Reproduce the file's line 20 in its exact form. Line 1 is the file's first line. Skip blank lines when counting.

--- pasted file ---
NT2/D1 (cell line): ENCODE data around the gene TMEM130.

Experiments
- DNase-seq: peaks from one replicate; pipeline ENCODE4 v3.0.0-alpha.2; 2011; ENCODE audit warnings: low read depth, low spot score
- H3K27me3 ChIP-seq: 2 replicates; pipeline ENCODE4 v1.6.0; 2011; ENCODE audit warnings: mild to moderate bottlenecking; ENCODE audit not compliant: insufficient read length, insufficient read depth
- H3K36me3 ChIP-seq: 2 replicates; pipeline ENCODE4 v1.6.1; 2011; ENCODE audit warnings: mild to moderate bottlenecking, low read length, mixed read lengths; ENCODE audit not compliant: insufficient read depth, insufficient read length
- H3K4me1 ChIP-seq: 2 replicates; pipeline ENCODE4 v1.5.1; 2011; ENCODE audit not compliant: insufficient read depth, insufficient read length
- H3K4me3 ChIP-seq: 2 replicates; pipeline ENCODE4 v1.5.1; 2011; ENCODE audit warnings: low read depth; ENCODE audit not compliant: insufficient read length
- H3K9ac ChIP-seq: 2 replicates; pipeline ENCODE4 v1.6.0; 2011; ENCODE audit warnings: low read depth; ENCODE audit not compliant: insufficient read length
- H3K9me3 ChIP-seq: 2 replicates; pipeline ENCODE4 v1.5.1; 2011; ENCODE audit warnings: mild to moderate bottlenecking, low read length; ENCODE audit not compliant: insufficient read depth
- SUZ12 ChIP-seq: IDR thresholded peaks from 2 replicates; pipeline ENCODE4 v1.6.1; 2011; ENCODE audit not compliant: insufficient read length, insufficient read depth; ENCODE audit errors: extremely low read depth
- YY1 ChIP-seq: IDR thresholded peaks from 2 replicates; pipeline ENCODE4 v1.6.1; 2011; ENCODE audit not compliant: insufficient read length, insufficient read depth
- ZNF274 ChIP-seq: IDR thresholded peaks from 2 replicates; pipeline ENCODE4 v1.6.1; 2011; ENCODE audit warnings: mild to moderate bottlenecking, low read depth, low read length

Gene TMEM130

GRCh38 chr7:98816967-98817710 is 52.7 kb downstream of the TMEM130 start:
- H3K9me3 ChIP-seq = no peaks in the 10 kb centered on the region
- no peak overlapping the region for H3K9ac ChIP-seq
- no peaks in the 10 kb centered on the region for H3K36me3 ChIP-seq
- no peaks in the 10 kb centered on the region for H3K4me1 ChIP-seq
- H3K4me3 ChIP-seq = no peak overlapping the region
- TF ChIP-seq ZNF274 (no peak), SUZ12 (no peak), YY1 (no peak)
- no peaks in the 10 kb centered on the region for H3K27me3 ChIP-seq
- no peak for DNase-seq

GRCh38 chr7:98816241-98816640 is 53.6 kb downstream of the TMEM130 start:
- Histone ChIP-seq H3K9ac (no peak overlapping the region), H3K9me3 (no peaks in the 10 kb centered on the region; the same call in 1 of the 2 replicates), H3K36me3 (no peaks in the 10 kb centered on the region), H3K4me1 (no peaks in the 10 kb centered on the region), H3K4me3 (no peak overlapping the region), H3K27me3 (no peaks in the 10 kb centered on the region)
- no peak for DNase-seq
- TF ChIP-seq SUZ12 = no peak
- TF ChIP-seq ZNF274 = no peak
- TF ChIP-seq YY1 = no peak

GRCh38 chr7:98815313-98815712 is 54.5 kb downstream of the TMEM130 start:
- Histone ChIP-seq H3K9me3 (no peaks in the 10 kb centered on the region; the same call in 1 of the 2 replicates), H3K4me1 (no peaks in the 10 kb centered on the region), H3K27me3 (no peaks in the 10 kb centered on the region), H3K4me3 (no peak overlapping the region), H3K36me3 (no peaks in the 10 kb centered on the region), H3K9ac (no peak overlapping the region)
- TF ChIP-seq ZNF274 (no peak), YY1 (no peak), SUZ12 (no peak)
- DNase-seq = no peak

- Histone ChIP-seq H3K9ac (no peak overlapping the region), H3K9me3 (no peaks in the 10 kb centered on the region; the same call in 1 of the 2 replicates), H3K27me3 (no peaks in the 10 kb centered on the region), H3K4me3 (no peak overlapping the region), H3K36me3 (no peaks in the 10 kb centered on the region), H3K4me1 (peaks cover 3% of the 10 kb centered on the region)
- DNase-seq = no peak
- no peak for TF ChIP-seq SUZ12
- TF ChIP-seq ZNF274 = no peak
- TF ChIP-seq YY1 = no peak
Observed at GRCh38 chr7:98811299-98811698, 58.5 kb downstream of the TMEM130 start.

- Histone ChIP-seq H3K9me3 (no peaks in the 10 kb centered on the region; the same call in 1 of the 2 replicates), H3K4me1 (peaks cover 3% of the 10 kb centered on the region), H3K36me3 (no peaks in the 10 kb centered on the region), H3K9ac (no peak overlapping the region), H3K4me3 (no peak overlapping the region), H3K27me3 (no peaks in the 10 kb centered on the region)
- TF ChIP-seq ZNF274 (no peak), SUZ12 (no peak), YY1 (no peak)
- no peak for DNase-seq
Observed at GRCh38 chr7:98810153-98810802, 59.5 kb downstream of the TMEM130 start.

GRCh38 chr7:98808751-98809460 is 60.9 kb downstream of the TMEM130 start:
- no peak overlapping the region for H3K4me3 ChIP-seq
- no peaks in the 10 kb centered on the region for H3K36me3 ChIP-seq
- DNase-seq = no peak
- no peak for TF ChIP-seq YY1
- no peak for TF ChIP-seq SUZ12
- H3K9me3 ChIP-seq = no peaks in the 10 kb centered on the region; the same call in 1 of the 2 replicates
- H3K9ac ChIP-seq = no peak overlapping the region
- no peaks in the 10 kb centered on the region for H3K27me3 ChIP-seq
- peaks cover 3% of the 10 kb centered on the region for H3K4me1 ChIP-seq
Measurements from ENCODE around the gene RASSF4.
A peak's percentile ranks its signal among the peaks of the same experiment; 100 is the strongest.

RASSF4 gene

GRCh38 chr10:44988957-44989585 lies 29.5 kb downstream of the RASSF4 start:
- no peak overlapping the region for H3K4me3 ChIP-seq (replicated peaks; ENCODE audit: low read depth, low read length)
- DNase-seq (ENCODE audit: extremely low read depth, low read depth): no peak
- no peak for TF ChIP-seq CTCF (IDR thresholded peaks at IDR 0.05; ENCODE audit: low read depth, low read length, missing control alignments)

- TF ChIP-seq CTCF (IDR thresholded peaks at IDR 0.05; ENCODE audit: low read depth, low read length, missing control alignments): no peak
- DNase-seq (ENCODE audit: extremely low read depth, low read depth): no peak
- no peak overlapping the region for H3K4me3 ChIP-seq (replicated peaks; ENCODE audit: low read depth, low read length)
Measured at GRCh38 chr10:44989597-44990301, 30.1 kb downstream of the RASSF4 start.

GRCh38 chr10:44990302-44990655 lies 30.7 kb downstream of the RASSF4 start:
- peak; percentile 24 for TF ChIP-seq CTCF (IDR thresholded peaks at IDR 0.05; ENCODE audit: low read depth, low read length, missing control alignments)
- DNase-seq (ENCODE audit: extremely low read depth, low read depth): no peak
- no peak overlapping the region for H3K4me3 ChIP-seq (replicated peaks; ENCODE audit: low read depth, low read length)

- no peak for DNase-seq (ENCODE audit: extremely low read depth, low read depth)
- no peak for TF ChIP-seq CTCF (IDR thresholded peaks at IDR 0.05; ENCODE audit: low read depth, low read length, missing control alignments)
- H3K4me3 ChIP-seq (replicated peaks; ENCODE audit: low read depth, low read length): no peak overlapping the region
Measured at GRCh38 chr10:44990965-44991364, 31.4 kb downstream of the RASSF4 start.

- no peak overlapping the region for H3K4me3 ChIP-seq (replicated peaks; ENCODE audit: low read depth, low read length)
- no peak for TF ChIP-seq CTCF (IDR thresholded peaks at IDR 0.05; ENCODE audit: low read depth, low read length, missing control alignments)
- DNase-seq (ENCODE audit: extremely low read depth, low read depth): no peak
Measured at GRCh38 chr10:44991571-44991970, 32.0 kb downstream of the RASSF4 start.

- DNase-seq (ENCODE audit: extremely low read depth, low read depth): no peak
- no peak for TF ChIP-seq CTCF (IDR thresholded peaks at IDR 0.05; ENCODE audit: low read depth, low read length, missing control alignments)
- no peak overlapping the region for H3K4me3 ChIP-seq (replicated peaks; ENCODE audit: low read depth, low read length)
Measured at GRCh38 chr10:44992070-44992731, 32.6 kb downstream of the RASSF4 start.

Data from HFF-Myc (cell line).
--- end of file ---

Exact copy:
- TF ChIP-seq ZNF274 (no peak), SUZ12 (no peak), YY1 (no peak)